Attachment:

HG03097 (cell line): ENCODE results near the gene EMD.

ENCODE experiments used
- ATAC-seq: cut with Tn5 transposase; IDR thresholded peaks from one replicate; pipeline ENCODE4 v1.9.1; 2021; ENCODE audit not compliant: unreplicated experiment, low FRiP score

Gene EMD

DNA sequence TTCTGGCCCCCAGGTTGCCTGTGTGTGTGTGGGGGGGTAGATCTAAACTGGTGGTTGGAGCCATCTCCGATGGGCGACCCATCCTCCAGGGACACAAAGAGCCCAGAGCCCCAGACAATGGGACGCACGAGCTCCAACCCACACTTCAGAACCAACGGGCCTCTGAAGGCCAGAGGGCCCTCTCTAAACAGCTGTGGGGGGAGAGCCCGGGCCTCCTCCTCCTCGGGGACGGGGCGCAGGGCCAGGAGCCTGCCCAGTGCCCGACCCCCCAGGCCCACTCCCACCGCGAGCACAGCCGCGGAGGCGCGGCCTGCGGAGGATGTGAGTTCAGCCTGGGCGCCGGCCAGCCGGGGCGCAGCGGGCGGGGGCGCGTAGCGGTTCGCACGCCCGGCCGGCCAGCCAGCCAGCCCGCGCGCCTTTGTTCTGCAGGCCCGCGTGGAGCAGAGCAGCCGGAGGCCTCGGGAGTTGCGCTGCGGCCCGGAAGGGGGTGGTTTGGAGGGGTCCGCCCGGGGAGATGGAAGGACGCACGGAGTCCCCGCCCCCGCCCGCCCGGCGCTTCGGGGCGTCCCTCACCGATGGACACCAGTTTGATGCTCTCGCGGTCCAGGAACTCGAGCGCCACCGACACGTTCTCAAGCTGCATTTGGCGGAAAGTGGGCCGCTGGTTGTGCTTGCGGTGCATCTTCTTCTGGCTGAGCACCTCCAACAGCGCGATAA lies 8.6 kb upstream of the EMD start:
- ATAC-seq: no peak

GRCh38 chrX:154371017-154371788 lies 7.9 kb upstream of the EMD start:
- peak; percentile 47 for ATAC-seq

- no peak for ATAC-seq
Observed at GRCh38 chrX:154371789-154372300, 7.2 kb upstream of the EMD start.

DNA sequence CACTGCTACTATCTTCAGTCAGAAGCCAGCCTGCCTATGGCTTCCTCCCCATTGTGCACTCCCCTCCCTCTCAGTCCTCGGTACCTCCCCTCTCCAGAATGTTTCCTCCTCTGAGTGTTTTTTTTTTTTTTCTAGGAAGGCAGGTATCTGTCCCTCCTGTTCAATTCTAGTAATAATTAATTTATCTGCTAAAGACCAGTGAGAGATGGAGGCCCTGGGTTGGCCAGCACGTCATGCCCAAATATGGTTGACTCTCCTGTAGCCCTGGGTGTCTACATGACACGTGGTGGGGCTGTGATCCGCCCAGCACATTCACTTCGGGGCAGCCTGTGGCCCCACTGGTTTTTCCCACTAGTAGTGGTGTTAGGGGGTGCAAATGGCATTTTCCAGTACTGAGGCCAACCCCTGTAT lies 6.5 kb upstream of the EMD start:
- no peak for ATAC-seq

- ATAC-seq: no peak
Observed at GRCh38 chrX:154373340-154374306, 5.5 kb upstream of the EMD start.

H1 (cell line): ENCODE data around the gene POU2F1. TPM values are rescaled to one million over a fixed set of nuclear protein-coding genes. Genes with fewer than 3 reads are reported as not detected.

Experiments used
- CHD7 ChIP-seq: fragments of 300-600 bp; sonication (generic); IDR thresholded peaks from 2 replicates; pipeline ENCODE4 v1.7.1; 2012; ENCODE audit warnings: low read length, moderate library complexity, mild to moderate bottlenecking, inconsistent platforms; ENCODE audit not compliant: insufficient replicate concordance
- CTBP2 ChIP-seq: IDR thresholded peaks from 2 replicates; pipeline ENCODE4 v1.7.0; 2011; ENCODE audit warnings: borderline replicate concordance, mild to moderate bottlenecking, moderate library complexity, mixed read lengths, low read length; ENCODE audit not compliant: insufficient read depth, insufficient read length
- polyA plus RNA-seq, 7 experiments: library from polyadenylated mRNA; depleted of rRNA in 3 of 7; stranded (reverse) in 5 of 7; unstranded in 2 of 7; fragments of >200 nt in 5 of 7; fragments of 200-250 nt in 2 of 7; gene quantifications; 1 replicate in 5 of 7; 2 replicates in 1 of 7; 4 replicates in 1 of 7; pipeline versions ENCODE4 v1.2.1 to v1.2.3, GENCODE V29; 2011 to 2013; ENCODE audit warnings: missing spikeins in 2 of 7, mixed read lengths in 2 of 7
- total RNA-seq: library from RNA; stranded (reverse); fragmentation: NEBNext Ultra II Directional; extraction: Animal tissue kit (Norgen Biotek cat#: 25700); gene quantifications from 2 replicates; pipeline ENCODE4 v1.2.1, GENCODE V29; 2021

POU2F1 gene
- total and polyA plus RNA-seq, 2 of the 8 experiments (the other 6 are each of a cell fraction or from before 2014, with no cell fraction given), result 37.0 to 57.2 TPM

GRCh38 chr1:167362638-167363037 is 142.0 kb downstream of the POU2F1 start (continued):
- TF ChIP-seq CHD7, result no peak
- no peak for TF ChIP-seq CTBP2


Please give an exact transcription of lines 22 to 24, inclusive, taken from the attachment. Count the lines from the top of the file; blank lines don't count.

- total and polyA plus RNA-seq, 2 of the 8 experiments (the other 6 are each of a cell fraction or from before 2014, with no cell fraction given), result 37.0 to 57.2 TPM

GRCh38 chr1:167362638-167363037 is 142.0 kb downstream of the POU2F1 start (continued):
- TF ChIP-seq CHD7, result no peak